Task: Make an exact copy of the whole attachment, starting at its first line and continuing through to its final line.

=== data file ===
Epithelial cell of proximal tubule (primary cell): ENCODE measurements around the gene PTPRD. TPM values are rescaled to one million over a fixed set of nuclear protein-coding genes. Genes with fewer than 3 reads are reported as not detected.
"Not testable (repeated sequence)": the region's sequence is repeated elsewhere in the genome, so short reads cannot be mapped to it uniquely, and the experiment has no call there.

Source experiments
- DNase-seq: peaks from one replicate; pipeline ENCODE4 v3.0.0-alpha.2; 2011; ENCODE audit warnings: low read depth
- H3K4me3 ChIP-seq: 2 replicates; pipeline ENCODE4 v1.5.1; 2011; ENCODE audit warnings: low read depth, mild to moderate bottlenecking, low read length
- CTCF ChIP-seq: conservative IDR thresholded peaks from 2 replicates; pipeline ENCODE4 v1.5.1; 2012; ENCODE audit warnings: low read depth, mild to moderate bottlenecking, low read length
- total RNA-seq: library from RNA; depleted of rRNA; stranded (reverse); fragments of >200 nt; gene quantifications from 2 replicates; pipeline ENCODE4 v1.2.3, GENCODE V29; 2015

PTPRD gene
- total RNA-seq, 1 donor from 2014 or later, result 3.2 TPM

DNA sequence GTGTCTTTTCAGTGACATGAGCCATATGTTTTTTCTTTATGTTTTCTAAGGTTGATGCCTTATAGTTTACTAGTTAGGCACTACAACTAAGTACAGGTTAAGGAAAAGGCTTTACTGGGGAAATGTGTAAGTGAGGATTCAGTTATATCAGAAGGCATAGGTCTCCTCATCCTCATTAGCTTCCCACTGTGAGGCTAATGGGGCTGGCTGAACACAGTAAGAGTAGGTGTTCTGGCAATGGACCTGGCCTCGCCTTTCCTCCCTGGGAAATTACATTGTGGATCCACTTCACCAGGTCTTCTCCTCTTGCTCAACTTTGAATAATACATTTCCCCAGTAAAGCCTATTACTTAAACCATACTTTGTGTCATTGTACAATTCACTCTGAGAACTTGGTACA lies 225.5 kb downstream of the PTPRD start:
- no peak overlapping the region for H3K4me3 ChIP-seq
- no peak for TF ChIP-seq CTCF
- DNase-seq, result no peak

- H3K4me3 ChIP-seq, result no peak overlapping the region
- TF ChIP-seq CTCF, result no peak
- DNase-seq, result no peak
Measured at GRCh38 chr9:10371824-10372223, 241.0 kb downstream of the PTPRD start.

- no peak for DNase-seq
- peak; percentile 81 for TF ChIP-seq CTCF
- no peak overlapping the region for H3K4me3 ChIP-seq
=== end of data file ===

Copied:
Epithelial cell of proximal tubule (primary cell): ENCODE measurements around the gene PTPRD. TPM values are rescaled to one million over a fixed set of nuclear protein-coding genes. Genes with fewer than 3 reads are reported as not detected.
"Not testable (repeated sequence)": the region's sequence is repeated elsewhere in the genome, so short reads cannot be mapped to it uniquely, and the experiment has no call there.

Source experiments
- DNase-seq: peaks from one replicate; pipeline ENCODE4 v3.0.0-alpha.2; 2011; ENCODE audit warnings: low read depth
- H3K4me3 ChIP-seq: 2 replicates; pipeline ENCODE4 v1.5.1; 2011; ENCODE audit warnings: low read depth, mild to moderate bottlenecking, low read length
- CTCF ChIP-seq: conservative IDR thresholded peaks from 2 replicates; pipeline ENCODE4 v1.5.1; 2012; ENCODE audit warnings: low read depth, mild to moderate bottlenecking, low read length
- total RNA-seq: library from RNA; depleted of rRNA; stranded (reverse); fragments of >200 nt; gene quantifications from 2 replicates; pipeline ENCODE4 v1.2.3, GENCODE V29; 2015

PTPRD gene
- total RNA-seq, 1 donor from 2014 or later, result 3.2 TPM

DNA sequence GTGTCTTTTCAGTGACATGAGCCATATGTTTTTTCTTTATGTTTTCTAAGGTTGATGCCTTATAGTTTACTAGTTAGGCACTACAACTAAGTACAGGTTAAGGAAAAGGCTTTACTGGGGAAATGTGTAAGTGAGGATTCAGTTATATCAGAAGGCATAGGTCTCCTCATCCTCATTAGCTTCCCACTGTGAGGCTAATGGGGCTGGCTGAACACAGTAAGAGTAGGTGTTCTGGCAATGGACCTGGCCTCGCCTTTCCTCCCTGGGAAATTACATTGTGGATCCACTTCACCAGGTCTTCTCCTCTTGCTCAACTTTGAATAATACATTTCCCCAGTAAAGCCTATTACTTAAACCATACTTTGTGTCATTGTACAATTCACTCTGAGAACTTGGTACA lies 225.5 kb downstream of the PTPRD start:
- no peak overlapping the region for H3K4me3 ChIP-seq
- no peak for TF ChIP-seq CTCF
- DNase-seq, result no peak

- H3K4me3 ChIP-seq, result no peak overlapping the region
- TF ChIP-seq CTCF, result no peak
- DNase-seq, result no peak
Measured at GRCh38 chr9:10371824-10372223, 241.0 kb downstream of the PTPRD start.

- no peak for DNase-seq
- peak; percentile 81 for TF ChIP-seq CTCF
- no peak overlapping the region for H3K4me3 ChIP-seq